Introduction Cancer is a major health problem widespread in elderly, which is inscribed in ageism context1. Negative influence of the vision that older people possess on aging on mental and physical health2 is well established within “normal” aging. Consequently, we can ask ourselves what consequences age stigmas have in the realm of oncogeriatry. Moreover, cancerous patients face pathology-related stigmas because nowadays cancer still conveys a lot of negative representations. Method A group of 120 patients aged of 65 years old and more suffering from cancer (lung, breast or gynecological) will be followed during one year (0-3-6-12 months). Different instruments measuring quality of life, depression, symptoms, etc. are used as well as questions about their vision of aging and of cancer. Clinical parameters (weight, biologicals values, comorbidity…) are recorded too. Currently, we have 63 patients (31 breast cancer, 14 gynecological cancer and 18 lung cancer with distinction between smokers and non-smokers). Our analysis is only on the baseline at this moment, without any distinction between kinds of cancers. Results Double ANOVAs were used to analyze the data. A positive vision of aging is linked to a lower level of depression in comparison to a negative vision of aging (p = .04). Vision of pathology approach significance: less depression when vision is positive (p = .077). Concerning daily functioning (physical, emotional, social...), a positive vision of aging is related to a better functioning (p = .03) whereas vision of pathology has no effect. Eventually, a positive vision of aging and of cancer is related to a better quality of life (respectively p=.02, p=.002). Concerning clinical parameters, no results are observed. Conclusion These first results suggest that the vision patients have themselves of the age and of cancer is in relation with subjective mental and physical health. As we observe influence on vision of aging as well as pathology, we can talk about “double stigmatization”. Needless to say, more studies are needed to analyze the direction of these observation and longitudinal data analysis could bring some answers: is stigmatization provoke a less good mental and physical health or is it because I have health problem that I have a negative vision of aging and of my disease? 1. Penson, R. T., et al. (2004). The Oncologist, 9, 343-352. 2. Levy, B. (2009). Curr Dir Psychol Sci, 18, 332-336. [less ▲]

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See detailMulticenter implementation of geriatric assessment in Belgian patients with cancer: A survey on treating physicians' general experiences and expectations.
Kenis, Cindy; Heeren, Pieter; Bron, Dominique et al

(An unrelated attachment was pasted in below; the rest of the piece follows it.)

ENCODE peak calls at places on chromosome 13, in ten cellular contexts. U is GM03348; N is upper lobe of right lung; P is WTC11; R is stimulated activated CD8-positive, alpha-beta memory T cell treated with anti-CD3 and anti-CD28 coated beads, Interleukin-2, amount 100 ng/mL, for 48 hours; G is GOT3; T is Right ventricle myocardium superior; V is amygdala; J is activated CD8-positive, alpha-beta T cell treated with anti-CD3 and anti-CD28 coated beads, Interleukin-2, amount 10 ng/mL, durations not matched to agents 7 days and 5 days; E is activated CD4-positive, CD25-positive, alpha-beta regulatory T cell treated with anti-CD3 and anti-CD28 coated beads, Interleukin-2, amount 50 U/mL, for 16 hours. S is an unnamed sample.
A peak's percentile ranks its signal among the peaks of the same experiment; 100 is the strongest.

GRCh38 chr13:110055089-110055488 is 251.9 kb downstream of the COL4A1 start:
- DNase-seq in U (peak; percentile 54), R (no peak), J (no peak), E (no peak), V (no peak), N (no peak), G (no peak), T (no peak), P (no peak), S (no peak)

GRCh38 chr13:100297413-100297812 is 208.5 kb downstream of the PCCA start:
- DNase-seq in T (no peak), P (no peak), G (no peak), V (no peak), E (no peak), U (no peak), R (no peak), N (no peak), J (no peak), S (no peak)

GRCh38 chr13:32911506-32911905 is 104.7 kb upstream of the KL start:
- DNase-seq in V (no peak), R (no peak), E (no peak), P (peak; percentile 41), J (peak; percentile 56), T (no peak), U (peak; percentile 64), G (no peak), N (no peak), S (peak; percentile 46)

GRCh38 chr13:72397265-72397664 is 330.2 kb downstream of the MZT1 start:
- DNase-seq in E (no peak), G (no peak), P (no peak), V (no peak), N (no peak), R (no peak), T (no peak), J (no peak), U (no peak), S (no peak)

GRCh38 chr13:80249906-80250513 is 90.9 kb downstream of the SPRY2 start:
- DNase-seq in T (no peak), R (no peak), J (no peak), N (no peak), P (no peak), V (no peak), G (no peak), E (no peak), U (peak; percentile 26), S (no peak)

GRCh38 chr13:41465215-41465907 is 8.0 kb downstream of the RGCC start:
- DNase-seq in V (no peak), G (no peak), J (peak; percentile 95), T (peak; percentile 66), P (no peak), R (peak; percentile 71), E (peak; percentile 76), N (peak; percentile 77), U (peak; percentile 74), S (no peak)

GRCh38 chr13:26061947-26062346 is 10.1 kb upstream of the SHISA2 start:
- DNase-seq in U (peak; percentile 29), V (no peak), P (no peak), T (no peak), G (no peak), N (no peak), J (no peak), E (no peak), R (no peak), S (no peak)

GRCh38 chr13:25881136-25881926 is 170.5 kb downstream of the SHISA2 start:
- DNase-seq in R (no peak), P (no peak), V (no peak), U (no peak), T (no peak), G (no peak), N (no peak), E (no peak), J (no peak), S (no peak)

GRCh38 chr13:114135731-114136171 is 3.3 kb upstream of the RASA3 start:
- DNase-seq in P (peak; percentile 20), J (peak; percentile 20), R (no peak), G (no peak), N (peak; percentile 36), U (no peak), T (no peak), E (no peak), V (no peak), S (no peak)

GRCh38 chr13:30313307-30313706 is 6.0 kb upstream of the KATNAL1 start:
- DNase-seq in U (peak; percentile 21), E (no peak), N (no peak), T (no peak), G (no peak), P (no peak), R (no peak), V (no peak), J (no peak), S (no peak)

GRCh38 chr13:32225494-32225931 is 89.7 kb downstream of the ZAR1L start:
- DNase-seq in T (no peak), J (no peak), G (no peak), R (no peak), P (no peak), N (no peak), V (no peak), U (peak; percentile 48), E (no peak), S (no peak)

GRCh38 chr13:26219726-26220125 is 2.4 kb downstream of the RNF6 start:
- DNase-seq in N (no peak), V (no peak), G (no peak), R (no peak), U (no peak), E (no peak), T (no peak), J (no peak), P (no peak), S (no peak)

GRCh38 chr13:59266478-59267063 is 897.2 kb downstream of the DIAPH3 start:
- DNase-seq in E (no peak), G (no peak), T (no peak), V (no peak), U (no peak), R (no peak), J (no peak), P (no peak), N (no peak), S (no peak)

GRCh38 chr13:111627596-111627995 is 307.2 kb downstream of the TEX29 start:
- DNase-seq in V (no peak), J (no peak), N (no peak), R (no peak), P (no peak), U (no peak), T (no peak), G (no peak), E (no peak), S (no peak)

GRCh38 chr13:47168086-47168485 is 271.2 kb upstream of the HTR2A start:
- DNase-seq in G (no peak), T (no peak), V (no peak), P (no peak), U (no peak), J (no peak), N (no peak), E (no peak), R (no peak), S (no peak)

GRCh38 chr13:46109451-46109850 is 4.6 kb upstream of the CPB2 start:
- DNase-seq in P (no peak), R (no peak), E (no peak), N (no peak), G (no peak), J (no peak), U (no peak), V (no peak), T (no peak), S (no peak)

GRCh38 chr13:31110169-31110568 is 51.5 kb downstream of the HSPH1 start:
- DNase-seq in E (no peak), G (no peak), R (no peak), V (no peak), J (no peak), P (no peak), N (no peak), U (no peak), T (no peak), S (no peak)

in Journal of geriatric oncology (2014), 5(4), 431-438

OBJECTIVES: The aim of this study is to identify treating physicians' general experiences and expectations regarding geriatric assessment (GA) in older patients with cancer. MATERIALS AND METHODS: A ... [more ▼]

OBJECTIVES: The aim of this study is to identify treating physicians' general experiences and expectations regarding geriatric assessment (GA) in older patients with cancer. MATERIALS AND METHODS: A survey was carried out in 9 Belgian hospitals, which participated in a national GA implementation project focusing on older patients with cancer. A newly developed questionnaire was completed by their treating physicians. Data collection comprised of reviewing hospital data, general respondent data, and treating physicians' general experiences and expectations regarding GA. Descriptive statistics were calculated. RESULTS: Eighty-two physicians from 9 hospitals participated. The GA team composition can vary substantially, with a nurse as core member. Ideally, all older patients with cancer in whom a treatment decision is necessary, should benefit from the GA. Nearly all GA domains are reported as very important. Availability of GA results can be improved. Treating physicians want geriatricians to coordinate geriatric recommendations related to the identified GA problems, and expect from trained healthcare workers (THCWs) to collect GA data, to report GA results, and to follow-up the implementation of geriatric recommendations. CONCLUSION: This study identifies relevant information for improving the implementation of GA in older patients with cancer in Belgium and reveals priorities for a THCW from the treating physician's point of view. To increase the effectiveness of GA, further efforts are needed to improve the implementation of geriatric recommendations. [less ▲]